For kids affected by asthma and allergies, air quality is a big concern at home and school. In fact, the EPA suggests that a school’s physical environment (cleanliness, air quality, etc.) can play a major role in academic performance.
It’s important for kids to understand the concepts of allergens, air particles, and pollution so they can start to take control of their daily health and performance.
Here’s a simple activity you can do with your kids to show them that there are things in the air we can’t see. It’s a great way to start a conversation about protecting ourselves during allergy season and staying healthy in polluted areas.
What’s In The Air We Breathe?: An Air Quality Experiment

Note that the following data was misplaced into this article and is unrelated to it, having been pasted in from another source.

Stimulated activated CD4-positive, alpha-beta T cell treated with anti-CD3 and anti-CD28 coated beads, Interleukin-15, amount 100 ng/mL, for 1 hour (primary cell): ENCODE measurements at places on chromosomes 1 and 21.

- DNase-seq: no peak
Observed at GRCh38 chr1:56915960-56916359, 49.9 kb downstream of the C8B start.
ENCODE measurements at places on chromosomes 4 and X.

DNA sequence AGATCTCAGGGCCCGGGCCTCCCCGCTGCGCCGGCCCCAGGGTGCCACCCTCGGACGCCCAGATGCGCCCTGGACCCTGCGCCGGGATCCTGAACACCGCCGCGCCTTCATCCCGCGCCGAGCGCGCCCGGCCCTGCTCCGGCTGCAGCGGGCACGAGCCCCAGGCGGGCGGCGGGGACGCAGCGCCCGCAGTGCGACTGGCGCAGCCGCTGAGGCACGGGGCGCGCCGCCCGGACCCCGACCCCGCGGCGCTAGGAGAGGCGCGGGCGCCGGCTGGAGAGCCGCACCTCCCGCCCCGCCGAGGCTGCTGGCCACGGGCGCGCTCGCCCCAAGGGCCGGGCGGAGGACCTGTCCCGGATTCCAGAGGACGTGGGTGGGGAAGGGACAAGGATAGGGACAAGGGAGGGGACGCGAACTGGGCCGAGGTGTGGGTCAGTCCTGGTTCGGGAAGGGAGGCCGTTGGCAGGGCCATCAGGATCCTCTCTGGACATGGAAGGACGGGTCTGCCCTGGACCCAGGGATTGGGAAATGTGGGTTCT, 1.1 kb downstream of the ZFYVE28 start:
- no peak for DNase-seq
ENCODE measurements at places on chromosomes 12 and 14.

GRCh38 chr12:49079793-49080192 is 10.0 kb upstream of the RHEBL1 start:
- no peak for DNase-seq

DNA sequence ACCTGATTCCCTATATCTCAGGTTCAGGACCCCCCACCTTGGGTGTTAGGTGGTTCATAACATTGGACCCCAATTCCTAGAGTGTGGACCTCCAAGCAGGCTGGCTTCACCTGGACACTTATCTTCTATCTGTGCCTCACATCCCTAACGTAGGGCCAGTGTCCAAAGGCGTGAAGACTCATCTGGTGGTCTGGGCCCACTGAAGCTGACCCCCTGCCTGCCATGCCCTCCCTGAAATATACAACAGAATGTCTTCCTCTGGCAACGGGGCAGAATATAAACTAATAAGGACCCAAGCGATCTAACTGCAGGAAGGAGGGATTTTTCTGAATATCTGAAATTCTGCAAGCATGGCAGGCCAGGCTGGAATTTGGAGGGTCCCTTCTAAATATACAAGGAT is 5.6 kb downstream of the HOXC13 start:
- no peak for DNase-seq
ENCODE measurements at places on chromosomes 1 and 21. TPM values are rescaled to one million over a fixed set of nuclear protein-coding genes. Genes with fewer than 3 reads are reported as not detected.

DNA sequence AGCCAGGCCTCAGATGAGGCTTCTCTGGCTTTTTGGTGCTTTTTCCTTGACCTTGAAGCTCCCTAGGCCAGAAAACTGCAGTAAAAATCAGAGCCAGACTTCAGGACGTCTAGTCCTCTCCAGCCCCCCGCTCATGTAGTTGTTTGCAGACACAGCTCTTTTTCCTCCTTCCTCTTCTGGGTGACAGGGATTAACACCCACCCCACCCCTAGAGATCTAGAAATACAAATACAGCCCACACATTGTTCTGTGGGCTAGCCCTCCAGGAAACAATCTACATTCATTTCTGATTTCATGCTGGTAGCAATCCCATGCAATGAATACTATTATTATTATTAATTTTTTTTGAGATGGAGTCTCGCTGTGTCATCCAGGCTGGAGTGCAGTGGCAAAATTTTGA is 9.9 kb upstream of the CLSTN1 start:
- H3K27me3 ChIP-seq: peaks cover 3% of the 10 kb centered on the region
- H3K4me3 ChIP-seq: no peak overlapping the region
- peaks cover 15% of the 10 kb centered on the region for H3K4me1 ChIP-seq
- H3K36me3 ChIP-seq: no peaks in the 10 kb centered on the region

Preparation: 20 minutes
Waiting: 24 hours
Analysis: 30 minutes
- Wooden Block or Brick (or other heavy object)
- Clear Plastic (enough to cover brick)
- Petroleum Jelly
- Duct Tape
- Blank White Paper
- Secure the piece of plastic to a wooden block, brick, or other heavy object using the duct tape.
- Coat the top of the plastic with a smooth, thin layer of petroleum jelly.
- Identify an outdoor location that is mostly open with decent air circulation (on a fence post is preferable to on the ground).
- Let the plastic sit for at least 24 hours (avoid rainy/snowy days).
- Collect the plastic and bring it inside.
- Remove the plastic and place it on the blank white paper.
- Examine the plastic for any particles collected, and make a list of these particles, describing them as well as possible.
- These are small particles floating in the air we breathe. Kids can see a clear representation of what they’re breathing, and you can discuss why it matters.
- Optional: Create two plastic/block sensors and place them in different locations – at home/at school, indoor/outdoor. Then compare the particles collected by each.